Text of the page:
Posted by: Marie | June 29, 2010

(345) Unlocking the mystery – Part 1 of 3

Post #345
[Private journal entry written on Friday, February 5, 2010 – noon]

In our therapy session yesterday, I could clearly see evidence of at least one major way Mark is very much like my dad. When Mark and I were talking about the “I heard what you said the first time” list, he spoke as if he expected me to accept and incorporate every piece of advice he gave to me. It is as if he never considered the possibility I might have my own process for filtering advice – that I might have my own mind.

Call it arrogance, false confidence, bravado or wishful thinking, both Mark and my dad operate/operated that way. They both expect/expected me to conform without argument. When I didn’t quietly go along with my dad’s instructions, he told me that I was a bad, undesirable child. If I dared to continue arguing, he hit me with a belt or he slapped me across the face. So, I learned to be compliant.

When I got older, I figured out I could stand up to men like this by screaming or cussing or using other forms of intimidation. Occasionally, I even held my position with my fists.

With Mark, I am learning to use my voice. This is a first for me.

And, Mark is starting to hear me. In order for our work together to be productive, he must continue hearing me. He must change some of his behavior. I need to talk to him in a way that will allow him to stay open and connected as we negotiate new terms for our relationship.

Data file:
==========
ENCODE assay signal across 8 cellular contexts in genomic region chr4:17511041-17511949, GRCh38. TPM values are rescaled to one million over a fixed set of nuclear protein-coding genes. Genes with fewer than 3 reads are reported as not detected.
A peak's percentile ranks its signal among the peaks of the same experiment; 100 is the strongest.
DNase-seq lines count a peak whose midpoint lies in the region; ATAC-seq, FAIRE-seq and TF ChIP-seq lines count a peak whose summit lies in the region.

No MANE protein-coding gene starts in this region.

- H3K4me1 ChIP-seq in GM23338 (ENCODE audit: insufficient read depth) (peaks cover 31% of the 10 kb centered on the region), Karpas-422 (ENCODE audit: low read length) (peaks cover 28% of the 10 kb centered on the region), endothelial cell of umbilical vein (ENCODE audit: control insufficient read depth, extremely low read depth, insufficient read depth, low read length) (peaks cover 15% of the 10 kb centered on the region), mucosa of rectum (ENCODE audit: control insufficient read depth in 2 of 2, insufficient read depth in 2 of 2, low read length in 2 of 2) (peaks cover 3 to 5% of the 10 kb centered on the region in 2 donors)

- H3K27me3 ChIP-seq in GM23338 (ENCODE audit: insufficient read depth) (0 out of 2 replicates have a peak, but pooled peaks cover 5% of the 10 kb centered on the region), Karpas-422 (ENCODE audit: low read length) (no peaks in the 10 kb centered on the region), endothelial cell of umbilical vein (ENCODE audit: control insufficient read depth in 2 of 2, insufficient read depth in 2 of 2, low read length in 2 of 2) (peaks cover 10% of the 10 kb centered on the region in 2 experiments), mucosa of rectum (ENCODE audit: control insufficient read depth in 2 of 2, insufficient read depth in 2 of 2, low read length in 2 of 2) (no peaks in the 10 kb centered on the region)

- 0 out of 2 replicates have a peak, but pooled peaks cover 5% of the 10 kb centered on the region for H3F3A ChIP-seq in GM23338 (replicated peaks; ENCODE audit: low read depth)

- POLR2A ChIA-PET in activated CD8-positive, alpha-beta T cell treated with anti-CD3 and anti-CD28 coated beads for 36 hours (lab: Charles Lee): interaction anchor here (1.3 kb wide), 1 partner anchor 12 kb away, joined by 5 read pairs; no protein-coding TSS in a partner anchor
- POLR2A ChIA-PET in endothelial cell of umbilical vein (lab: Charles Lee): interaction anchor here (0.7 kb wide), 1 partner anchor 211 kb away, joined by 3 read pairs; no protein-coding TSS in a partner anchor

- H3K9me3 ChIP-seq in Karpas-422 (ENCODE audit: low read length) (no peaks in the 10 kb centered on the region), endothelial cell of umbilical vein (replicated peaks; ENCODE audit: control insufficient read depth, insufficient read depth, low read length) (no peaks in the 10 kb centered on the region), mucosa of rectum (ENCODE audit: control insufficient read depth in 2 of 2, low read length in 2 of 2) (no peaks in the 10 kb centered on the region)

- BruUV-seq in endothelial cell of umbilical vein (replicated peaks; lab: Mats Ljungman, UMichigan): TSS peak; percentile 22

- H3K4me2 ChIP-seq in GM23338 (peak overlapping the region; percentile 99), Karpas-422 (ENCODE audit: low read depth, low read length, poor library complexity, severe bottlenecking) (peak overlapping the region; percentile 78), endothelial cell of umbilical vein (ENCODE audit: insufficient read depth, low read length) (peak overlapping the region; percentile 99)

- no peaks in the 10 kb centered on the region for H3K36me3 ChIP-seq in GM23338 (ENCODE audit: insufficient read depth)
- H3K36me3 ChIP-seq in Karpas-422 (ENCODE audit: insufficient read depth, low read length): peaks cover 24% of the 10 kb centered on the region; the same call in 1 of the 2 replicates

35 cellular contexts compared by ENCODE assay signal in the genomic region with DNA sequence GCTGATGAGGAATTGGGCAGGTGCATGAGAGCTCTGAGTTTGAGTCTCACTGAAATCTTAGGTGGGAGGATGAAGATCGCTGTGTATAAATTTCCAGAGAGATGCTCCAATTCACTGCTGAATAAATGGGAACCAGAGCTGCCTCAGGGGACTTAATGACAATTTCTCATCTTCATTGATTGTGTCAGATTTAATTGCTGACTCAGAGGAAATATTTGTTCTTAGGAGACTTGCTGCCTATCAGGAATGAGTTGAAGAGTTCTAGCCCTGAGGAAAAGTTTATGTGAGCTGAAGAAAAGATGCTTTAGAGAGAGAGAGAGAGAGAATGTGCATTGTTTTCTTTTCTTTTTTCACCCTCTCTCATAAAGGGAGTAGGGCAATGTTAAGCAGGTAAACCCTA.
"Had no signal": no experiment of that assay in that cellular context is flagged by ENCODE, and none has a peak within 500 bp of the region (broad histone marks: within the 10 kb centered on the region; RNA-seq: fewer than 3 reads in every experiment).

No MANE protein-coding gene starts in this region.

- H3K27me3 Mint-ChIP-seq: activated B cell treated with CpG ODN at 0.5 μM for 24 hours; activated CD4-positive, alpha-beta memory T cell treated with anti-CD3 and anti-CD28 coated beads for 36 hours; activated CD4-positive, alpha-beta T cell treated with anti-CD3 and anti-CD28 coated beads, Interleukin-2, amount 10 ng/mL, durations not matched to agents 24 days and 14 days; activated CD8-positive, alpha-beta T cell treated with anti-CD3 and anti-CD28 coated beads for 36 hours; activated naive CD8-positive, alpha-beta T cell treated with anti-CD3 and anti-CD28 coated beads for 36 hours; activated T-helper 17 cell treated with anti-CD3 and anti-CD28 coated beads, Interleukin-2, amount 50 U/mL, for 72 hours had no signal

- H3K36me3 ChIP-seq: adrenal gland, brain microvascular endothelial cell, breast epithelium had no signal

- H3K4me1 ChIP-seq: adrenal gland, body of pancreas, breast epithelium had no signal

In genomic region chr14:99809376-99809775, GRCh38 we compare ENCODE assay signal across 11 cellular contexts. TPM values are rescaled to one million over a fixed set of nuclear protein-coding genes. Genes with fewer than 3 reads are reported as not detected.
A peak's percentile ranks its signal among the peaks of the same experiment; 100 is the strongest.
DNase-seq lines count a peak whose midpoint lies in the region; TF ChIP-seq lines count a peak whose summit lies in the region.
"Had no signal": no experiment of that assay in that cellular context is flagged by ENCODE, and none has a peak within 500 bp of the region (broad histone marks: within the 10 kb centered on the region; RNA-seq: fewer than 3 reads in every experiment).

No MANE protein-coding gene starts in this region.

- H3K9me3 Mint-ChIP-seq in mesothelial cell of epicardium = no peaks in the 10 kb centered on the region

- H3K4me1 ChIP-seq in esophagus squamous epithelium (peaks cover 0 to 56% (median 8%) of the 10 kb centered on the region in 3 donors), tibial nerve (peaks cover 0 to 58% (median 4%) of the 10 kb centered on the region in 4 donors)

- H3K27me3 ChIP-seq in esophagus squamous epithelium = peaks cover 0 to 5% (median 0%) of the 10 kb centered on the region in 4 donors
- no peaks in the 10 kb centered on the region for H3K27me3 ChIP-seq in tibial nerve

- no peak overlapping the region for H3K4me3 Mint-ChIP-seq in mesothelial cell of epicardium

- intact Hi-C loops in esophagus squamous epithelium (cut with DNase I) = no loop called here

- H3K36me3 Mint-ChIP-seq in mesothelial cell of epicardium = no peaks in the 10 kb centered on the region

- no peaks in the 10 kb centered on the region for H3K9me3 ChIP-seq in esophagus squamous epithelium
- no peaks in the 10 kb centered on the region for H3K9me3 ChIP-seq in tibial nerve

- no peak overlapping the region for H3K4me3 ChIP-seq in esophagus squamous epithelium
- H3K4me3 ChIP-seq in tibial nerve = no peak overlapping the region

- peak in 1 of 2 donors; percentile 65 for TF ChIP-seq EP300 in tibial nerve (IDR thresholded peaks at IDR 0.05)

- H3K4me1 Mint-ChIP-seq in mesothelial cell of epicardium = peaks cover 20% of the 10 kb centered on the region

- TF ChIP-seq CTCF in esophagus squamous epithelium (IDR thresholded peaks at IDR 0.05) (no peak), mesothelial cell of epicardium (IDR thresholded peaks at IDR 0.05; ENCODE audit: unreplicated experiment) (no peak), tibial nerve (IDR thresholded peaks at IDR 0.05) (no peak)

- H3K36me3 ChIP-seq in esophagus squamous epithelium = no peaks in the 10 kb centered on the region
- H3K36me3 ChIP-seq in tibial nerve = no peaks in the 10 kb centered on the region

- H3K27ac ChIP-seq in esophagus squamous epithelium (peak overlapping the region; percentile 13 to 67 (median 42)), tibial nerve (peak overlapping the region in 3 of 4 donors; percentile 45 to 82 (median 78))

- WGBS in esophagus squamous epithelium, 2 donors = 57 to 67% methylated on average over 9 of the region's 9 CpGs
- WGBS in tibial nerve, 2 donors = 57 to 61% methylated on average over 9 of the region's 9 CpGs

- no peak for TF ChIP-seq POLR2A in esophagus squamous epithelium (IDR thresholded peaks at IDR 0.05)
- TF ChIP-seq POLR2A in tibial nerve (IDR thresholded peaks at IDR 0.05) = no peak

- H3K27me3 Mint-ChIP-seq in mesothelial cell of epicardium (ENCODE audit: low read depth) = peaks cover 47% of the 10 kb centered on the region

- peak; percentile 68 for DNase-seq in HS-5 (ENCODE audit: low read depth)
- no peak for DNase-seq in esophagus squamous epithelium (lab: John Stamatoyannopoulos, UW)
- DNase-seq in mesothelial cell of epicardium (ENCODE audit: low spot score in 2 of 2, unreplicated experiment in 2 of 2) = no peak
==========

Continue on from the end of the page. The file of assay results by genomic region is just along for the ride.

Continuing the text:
In the 24 hours since our session, I have frantically worked to capture the conversation I want to have with him in our next session. My mind has been spinning with bits and pieces of the conversation . . . I needed to get it captured so my brain could settle down.

I have been very careful about following all the rules Mark has laid out for me on how to communicate with him effectively – how to communicate in a way that won’t set him off.

Here is what I have come up with so far; I may need to tweak it a bit more before sending it because it still might be too offensive to him:

———————

When I get triggered about something that occurs in therapy, one of two things happens:

1: Mental lock-up

This usually occurs when the validity of my experiences and beliefs are being challenged (for example, when you challenge my beliefs about God or my beliefs about men).

To an observer, it usually shows up as aggressive hostility or passive-aggressive patronizing agreement or compliance. From my perspective, I experience a feeling that, if I don’t fight with everything in me, my identity and my existence as an individual person will be annihilated.

I think it is rooted in how my dad did not honor my opinions, preferences, beliefs and individuality.

2) Physical lock-up

This usually occurs when my body registers a potential threat to my physical integrity (physical or sexual assault or forced compliance).

It usually shows up as a sensation of “leaving my body”. It would be difficult for an observer to know when this is happening because I’m very good at covering it up by remaining fully functional and sometimes even “agreeable” in all other capacities. And, I have not yet given myself permission to signal another person when I am in this state.